C H A U T A U Q U A    C O U N T Y

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Captain de Blainville Celoron, a chevalier (French noble) of the Order of St. Louis, was given the task of re-establishing France's claim to the watershed of the Ohio River Valley, a claim originally made by another Frenchman, LaSalle.

In 1749, Celoron set sail from Canada with his force of 214 soldiers and 55 Indian allies, landing near present day Barcelona, NY.  He then pushed over the difficult portage to the head of Chautauqua Lake, where he arrived on July 22nd.  On his arrival, he and his companions must have been impressed with the lovely and tranquil scene as it appeared on that summer day.

The next day he embarked.  His fleet of bark canoes passed maple groves and the wild deer straying from the deep forest depths to sniff the cool breezes of the lake.  He passed the narrows of the lake and passed into the broad expanse of the lower lake, and encamped for the night upon the shore three miles above the outlet, a place which 150 years later would come to bear his name.

This new village was once known as Sammis Bay, named after an early settler Charles Wheeler Sammis, and was renamed after a second settler Joseph Burtis, who purchased the most southern bay of the lake, and in the mid-1870's with the purchase by James Prendergast, a member of Jamestown's founding family, became known as Prendergast Point.  In 1896 the village was incorporated and named Village of Celoron.  To this day, the bay to the west still retains the name Burtis Bay.

PARK OVERVIEW - This overview is not a picture; rather an artist's drawing.  Please note the structure in the
upper-right with the Turkish-style spires and long Annex ending in a bandstand - - this is the Auditorium.  Also
in the right of the drawing at the water's edge is the three-story Bathhouse with three toboggan slides; one of
which is the camel-back slide.  The Phoenix Ferris Wheel is to the left with Hotel de Celoron barely visible
behind the right side of the wheel with a flag banner protruding from its top.  The baseball grounds are beyond
the Aduitorium.  The Celoron Theater and the Greyhound rollercoaster were not yet in the park.

HOTEL DE CELORON - One of the original structures of the park in 1994.  It was three stories, very ornate, and 100 square feet with 36 rooms.  It was damaged by the fire in 1902 and was destroyed by fire in 1914.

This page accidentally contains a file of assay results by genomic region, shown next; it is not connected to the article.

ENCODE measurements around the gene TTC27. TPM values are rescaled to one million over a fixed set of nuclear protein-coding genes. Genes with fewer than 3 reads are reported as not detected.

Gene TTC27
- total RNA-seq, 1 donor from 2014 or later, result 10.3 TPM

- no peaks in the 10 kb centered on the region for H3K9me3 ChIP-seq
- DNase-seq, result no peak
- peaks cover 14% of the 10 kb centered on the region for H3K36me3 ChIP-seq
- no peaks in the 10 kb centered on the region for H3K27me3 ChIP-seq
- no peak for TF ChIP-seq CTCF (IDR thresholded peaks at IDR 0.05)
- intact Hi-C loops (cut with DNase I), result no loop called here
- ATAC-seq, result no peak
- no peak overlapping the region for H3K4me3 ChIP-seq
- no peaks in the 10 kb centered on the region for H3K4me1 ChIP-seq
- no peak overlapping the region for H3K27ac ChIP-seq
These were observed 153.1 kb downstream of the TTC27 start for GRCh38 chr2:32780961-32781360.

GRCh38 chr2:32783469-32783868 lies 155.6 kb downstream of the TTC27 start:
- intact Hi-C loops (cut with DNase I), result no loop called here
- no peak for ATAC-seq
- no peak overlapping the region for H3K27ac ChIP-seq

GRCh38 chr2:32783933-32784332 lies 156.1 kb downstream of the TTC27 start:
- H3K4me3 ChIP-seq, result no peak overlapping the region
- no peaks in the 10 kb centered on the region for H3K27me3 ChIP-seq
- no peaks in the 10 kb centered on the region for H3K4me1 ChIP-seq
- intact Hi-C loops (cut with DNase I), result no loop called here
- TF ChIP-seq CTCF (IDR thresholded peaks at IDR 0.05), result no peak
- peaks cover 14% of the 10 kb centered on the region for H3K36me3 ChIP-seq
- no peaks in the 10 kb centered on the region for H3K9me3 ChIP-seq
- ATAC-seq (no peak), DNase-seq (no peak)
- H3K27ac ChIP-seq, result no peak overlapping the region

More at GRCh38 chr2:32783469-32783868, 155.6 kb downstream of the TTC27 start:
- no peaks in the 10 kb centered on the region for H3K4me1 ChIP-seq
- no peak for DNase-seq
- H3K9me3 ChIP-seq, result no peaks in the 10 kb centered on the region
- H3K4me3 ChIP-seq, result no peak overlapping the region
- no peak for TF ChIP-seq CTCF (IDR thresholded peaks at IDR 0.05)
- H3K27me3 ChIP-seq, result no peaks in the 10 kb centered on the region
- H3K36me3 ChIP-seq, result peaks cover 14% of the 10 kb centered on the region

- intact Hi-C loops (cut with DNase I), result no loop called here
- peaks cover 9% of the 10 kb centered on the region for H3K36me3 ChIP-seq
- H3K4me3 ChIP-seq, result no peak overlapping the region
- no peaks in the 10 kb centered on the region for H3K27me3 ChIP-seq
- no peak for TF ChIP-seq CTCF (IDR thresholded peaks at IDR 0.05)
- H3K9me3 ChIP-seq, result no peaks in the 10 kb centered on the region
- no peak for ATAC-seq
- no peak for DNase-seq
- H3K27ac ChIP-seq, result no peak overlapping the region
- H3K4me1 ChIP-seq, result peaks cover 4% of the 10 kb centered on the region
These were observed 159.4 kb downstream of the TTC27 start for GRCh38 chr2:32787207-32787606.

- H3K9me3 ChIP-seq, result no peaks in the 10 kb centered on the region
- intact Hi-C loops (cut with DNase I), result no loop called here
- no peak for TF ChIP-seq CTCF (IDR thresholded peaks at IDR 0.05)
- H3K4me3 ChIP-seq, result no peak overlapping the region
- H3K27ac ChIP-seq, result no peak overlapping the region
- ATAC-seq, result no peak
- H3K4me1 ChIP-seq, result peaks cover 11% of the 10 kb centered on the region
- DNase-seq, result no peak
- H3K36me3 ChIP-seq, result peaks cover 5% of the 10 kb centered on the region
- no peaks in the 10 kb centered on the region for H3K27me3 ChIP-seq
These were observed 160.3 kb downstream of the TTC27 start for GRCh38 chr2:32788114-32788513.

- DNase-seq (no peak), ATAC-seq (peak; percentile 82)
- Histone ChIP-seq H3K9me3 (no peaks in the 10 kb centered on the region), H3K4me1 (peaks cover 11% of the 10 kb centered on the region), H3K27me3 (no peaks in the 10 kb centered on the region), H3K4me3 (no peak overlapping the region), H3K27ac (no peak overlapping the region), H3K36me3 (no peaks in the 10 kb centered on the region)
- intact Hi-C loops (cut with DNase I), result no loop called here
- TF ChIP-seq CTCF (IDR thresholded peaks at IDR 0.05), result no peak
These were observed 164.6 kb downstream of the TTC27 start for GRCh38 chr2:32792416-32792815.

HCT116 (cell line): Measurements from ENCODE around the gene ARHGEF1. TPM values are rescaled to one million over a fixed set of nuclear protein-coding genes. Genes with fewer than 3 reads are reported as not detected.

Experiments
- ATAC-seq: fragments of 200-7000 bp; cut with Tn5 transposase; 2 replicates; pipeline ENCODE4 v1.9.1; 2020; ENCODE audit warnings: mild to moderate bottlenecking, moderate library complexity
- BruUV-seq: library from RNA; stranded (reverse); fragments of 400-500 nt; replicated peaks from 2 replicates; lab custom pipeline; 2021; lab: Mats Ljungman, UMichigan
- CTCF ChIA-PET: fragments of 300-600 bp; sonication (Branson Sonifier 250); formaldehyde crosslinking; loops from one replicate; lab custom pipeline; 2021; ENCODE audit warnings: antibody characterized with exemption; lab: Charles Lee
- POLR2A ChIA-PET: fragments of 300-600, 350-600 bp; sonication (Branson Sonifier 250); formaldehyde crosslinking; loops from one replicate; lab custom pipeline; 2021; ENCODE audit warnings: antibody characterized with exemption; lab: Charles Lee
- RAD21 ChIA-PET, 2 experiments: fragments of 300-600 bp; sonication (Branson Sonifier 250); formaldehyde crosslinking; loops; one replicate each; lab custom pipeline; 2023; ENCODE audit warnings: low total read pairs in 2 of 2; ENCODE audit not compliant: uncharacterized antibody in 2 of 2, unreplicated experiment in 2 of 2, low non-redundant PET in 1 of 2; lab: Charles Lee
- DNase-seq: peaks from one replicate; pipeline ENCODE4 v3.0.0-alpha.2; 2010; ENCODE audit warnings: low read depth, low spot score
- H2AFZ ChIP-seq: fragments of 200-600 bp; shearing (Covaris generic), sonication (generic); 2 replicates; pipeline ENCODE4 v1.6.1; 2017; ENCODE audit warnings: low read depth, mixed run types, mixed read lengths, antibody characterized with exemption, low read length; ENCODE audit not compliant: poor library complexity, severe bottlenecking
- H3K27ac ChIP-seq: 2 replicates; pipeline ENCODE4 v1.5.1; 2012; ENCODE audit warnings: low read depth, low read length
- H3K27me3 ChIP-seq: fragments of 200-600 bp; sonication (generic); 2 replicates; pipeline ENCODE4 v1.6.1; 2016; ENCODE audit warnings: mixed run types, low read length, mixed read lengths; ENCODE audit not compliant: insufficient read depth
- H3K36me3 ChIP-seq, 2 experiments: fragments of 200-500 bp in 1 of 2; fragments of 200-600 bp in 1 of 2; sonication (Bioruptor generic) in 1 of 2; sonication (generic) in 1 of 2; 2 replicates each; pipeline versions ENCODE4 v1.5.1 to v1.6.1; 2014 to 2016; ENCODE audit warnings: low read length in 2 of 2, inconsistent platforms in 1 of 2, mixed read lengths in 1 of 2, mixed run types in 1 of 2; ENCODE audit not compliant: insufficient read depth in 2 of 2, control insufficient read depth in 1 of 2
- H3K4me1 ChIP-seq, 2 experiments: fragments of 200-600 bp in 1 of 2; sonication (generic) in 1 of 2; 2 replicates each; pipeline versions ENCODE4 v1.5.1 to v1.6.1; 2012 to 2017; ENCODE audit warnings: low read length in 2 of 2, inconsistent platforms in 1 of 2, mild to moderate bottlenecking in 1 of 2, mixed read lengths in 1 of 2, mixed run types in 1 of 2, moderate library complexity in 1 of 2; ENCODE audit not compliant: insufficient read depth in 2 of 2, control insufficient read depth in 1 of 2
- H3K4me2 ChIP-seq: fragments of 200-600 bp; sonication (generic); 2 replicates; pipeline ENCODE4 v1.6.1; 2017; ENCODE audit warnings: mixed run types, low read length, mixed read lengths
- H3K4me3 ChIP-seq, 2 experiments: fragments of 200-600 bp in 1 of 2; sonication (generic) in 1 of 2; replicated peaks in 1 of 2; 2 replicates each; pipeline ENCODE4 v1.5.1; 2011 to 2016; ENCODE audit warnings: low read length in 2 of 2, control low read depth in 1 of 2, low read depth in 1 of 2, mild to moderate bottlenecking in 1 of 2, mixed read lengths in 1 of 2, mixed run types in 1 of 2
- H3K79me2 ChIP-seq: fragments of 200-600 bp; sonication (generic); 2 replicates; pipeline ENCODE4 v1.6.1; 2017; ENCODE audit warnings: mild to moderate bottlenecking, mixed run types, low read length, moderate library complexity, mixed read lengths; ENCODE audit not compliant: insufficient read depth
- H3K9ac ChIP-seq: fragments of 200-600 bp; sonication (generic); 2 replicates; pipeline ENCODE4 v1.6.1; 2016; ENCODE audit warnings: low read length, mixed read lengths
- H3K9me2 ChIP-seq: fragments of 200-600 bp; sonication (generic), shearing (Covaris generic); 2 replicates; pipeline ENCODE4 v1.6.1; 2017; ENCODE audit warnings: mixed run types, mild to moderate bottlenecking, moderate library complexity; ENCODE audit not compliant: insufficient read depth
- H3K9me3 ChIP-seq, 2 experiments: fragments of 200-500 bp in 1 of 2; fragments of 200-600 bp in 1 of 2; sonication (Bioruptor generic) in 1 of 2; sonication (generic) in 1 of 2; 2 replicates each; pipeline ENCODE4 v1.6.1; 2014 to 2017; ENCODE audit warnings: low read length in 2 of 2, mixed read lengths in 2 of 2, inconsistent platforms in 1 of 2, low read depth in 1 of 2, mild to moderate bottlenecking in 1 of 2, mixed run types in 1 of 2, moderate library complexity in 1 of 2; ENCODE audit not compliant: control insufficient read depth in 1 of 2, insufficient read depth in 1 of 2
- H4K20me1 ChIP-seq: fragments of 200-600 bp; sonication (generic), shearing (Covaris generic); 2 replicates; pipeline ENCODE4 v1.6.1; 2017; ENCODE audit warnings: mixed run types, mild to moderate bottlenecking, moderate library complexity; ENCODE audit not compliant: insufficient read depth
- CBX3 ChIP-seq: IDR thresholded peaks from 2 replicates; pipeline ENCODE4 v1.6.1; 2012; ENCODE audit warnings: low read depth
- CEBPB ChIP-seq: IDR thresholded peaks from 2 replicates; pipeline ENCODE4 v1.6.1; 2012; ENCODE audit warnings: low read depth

BASEBALL GROUNDS - One of the original structures of the park in 1894, this was the primary site for local baseball.  It hosted boxing matches, football, lacrosse, cricket, and soccer games.  Hosted most every major league professional baseball team of the day, and special athletes like Jim Thorpe and Babe Ruth. Closed after the 1939 season.

PHOENIX WHEEL - First operated in the 1896 season.  This was the world's largest - ten stories tall with 12 cages and a capacity of 168.  125 feet in diameter and took six men to operate.  Lit by 350 colored lights.  Dismantled in 1952.

Opened in 1924, this all-woodin roller coaster had three loops and 6,000 lights.  It was destroyed by a tornado in 1959.


James Prendergast purchased 67 acres of land at a point on the southeastern end of Chautauqua Lake, adjacent to Burtis Bay, soon to be renamed Prendergast Point

1879: James Prendergast dies intestate

1880: Alexander T. Prendergast, son of James, deed the property to his wife Mary

1891: The sale of the property called Prendergast Point from the estate of Mary A. Prendergast to a group of businessmen know as Lindsay and Lindsay, who renamed the area Celoron, after the French explorer, and formed the Celoron Land Company

1893: The Celoron Land Company and the Jamestown Street Railway Company join to form the Celoron Amusement Company and name Almet N. Broadhead, President

1894: Almet N. Broadhead, President of the Celoron Amusement Company opens, the new resort for the first time.  At its Grant Opening, the new park was called "The People's Park at Celoron"

The early growth and its long-term access can be attributed to the early years' dedication of three men: Almet N. Broadhead, President; George Maltby, Supervisor; and Jules Delmar, Manager.